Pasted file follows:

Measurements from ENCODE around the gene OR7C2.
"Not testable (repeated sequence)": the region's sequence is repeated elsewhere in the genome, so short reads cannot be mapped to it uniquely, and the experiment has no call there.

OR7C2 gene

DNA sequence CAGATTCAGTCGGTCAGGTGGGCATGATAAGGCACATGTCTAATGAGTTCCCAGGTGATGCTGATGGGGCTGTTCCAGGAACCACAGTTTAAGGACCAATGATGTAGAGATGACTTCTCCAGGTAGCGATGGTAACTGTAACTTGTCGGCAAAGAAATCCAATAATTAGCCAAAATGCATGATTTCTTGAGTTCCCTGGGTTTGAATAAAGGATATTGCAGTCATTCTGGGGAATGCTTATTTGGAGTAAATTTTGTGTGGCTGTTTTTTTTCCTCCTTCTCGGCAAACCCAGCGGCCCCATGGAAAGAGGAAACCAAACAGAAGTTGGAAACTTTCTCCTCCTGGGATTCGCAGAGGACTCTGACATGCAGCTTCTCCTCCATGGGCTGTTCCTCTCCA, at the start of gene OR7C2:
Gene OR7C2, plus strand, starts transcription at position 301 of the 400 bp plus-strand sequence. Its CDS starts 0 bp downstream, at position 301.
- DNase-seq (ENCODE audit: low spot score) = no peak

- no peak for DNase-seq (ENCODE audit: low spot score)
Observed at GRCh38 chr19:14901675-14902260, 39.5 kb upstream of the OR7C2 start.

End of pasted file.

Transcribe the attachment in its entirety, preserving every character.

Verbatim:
Measurements from ENCODE around the gene OR7C2.
"Not testable (repeated sequence)": the region's sequence is repeated elsewhere in the genome, so short reads cannot be mapped to it uniquely, and the experiment has no call there.

OR7C2 gene

DNA sequence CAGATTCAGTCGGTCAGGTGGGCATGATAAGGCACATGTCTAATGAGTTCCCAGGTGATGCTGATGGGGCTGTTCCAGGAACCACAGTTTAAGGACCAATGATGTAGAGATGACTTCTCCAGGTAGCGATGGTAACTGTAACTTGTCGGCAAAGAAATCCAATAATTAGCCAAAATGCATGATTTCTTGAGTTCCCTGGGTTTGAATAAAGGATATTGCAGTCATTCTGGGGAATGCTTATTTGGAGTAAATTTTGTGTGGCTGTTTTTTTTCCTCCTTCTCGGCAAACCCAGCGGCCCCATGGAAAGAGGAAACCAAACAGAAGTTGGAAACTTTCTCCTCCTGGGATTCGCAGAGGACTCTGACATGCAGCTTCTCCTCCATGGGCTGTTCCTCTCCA, at the start of gene OR7C2:
Gene OR7C2, plus strand, starts transcription at position 301 of the 400 bp plus-strand sequence. Its CDS starts 0 bp downstream, at position 301.
- DNase-seq (ENCODE audit: low spot score) = no peak

- no peak for DNase-seq (ENCODE audit: low spot score)
Observed at GRCh38 chr19:14901675-14902260, 39.5 kb upstream of the OR7C2 start.